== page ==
Instructional Designers: We Have More Than One Intelligence (Part Three: Literacy Literally Matters)
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Literacy And Instructional Design 

Professor Howard Gardner, the Hobbs Professor of Cognition and Education at Harvard, had a radical idea in the seventies:

“By 1981, I was claiming that all human beings possessed not just a single intelligence, rather we humans are better described as having a set of autonomous intelligences.”

That is from Gardner’s seminal book, Frames of Mind.

High School graduates can’t seem to read and write. A survey of professors done by the Chronicle of Higher Education in 2006 reported that 91 percent thought their students were not very well prepared in writing, 89 percent said they were not very well-prepared in reading, and 91 percent said they were not very well-prepared with research skills which involve literacy.

The National Commission on Writing in the Schools, working with the Business Roundtable, which surveyed member companies discovered in 2006 that businesses in the USA spend $3 billion annually on remedial writing.

That probably has not gone down in the past decade. According to the Literacy Company, 46% of Americans cannot understand the label on a prescription medication.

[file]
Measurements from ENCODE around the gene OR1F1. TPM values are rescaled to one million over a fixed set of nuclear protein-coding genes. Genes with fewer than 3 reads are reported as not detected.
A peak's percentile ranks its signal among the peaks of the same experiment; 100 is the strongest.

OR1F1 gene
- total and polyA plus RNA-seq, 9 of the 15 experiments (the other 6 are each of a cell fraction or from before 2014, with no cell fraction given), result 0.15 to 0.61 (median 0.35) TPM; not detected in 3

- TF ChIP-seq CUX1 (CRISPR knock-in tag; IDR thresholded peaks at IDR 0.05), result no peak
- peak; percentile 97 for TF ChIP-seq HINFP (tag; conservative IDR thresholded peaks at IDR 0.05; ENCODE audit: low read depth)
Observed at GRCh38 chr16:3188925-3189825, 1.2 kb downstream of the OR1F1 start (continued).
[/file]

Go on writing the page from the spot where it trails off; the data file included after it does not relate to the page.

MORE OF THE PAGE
According to the 2003 National Assessment of Educational Progress (NAEP), 37 percent of fourth graders and 26 percent of eighth graders cannot read at the basic level; and on the 2002 NAEP 26 percent of twelfth graders cannot read at the basic level. That is, when reading grade appropriate texts these students cannot extract the general meaning or make obvious connections between the text and their own experiences or make simple inferences from the text. In other words, they cannot understand what they have read.

The implications for businesses and Instructional Designers in particular are obvious. The schools are not teaching literacy at anywhere near the level it needs to be, so businesses must.

Literacy Saves Money. Illiteracy Costs Money.

Poor communication habits are still present in many organizations. It leads to issues of employee disengagement and low morale.

One study showed that 38% of failed IT projects were a result of poor communications.

In 2010 a budget analyst caught a communication error that would have cost New Jersey $200m.

The teaching of clear communications has to be someone’s responsibility. The downside of inadequate communication skills is too great to ignore.

What Is The Purpose Of Written Communication?

It is a deliberate and intentional attempt to transmit an idea or information from one person to other person(s) without distortion. The meaning that the sender intends is the meaning that the receiver receives. To do this a certain amount of common understanding has to exist between the writer(s) and the reader(s). If the conventions of grammar are understood differently by both parties involved in information-sharing, then the chance for error goes up.